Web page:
Netlify has coined and trademarked the term Jamstack for a particular development methodology that has now become an industry standard term. It's not a particular product or set of tools, more a philosophy about how to build websites. There are many articles, blog posts, tutorials and content in general that talk about Jamstack. Netlify's competitors also use this term and so far, there doesn't appear to be any attempt to censor or prevent its use.

The trade mark covers "Creating an on-line community for website and application developers to promote website and application developments best practices."

What are the implications of writing content or marketing material using the term Jamstack?

2 Answers 2


As mentioned by George White, it appears that registration for this mark is not yet complete. However, marks actually used in trade are still protected, even if not (or not yet) registered.

Trademarks are only protected when used in trade, and are only protected against other uses in trader. That is that are only protected when used to identify or are associated with a product or service being sold (or rented) or advertised or marketed for sale or rental. Use by other not in connection with an sale or rental or advertising or marketing for sale or rental is not use in trade, and is in most cases not protected under US law. Some such uses can be infringements as dilution or tarnishment of the mark, but in recent years US courts have been limiting trademark protection due to First Amendment (free speech) concerns, and tarnishment and dilution cases have been much more limited since.

Also, it is a little hard to see how "Creating an on-line community" is a product or service. Consulting on how to do this is a service, of course.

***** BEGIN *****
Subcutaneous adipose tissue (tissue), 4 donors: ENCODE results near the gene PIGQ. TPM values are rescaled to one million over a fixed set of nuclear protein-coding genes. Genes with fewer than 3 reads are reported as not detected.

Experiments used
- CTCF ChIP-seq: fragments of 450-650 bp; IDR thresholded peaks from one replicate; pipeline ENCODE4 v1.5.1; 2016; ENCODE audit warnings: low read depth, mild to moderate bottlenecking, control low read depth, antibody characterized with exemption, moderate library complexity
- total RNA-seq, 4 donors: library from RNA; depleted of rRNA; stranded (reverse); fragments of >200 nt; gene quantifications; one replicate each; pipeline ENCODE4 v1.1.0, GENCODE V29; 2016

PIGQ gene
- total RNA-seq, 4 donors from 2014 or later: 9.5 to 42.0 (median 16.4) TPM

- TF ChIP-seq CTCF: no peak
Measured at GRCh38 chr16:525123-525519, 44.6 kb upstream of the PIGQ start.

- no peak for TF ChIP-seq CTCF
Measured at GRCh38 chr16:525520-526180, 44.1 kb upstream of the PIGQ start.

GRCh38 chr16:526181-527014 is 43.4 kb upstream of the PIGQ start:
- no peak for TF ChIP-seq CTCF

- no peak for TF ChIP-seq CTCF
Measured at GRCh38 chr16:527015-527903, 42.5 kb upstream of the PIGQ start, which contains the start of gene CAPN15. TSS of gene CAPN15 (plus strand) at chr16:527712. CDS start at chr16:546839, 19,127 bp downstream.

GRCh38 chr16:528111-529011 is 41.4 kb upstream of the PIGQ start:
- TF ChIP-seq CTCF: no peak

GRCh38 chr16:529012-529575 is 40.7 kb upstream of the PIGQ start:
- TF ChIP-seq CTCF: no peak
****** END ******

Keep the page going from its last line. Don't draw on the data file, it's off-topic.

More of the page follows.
Writing about online communities or a philosophy of software development using the term "Jamstack" without using it to identify any product or service being sold or marketed could probably not be infringement. Particularly if this is accompanied by a note that "Jamstack is a trademark of Netlify. XYZ is not affiliated with or endorsed by Netlify." (or something similar).

Also, if this has "has now become an industry standard term" it may have become a generic term and lost trademark protection.

(The above is based on US trademark law. Some parts of it will not apply in other countries, and other parts may not apply.)


The link you provide has this in it -

The trademark application has been accepted by the Office (has met the minimum filing requirements) and has not yet been assigned to an examiner.

That means it is an application for a trademark that has not yet been examined, let alone granted.

  • It could still be valid as an unregistered mak if it is already being used in trade. Commented Oct 30, 2020 at 5:25

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